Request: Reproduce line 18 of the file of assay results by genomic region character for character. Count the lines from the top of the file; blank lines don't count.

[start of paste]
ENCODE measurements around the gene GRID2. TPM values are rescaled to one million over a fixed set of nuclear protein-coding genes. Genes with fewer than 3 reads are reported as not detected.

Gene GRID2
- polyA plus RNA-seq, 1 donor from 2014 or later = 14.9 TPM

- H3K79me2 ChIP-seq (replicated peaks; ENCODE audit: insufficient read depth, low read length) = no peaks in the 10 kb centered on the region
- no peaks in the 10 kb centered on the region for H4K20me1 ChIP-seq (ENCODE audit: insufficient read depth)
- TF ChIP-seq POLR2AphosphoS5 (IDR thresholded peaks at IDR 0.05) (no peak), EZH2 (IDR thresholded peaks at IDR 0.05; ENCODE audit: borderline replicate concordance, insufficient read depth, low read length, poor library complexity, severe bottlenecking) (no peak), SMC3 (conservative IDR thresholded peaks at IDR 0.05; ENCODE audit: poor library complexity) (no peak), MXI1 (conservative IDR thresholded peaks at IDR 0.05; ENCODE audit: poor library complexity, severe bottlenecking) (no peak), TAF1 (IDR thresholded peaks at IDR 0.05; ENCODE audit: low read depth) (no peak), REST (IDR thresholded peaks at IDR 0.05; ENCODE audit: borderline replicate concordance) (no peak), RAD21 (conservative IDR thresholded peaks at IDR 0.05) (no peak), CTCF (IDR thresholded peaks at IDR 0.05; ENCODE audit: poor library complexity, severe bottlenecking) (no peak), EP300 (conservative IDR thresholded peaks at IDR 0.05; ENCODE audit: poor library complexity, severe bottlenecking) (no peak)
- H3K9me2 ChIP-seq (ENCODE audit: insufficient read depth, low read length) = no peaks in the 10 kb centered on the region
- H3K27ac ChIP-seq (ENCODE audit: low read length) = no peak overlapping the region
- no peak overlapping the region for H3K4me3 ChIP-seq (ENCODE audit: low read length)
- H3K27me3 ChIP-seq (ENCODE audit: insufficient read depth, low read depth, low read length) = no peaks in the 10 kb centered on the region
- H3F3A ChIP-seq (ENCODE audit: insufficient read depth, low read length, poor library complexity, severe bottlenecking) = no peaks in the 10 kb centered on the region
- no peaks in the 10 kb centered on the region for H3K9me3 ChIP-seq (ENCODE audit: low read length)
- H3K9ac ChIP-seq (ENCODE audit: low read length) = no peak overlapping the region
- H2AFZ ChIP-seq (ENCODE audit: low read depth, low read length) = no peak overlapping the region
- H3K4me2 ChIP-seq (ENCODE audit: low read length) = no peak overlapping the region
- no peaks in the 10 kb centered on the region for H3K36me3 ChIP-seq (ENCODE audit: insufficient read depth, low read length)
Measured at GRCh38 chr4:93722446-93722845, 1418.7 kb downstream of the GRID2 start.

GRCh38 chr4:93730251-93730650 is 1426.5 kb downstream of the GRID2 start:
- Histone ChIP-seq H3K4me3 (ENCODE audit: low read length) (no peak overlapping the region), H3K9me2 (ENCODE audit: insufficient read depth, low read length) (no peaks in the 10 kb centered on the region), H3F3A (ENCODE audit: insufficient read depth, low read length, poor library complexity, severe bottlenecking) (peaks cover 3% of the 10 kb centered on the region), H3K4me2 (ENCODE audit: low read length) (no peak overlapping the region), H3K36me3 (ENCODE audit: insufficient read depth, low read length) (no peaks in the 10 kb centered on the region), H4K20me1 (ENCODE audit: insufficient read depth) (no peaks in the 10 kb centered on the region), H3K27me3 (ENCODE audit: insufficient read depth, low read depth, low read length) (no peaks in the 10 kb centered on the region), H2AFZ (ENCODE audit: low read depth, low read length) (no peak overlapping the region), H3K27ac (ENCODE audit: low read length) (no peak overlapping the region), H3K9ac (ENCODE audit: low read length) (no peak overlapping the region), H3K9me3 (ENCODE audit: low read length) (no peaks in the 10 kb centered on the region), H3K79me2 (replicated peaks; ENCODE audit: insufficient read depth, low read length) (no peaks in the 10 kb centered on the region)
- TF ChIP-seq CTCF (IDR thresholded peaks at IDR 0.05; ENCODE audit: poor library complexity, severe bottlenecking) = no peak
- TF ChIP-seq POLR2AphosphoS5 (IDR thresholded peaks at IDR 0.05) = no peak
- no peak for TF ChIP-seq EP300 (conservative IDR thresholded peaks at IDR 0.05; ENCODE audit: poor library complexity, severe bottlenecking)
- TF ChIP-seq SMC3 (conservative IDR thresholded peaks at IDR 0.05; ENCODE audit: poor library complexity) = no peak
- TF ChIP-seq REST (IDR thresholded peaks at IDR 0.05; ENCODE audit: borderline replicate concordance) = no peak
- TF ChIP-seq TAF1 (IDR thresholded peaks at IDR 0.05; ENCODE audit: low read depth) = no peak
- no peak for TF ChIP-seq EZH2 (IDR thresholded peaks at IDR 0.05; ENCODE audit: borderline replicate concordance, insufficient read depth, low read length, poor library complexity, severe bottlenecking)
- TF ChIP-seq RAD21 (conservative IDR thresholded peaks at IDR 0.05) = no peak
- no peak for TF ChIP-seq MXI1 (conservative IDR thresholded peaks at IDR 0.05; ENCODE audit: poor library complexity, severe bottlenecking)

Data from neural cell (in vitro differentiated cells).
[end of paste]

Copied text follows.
GRCh38 chr4:93730251-93730650 is 1426.5 kb downstream of the GRID2 start: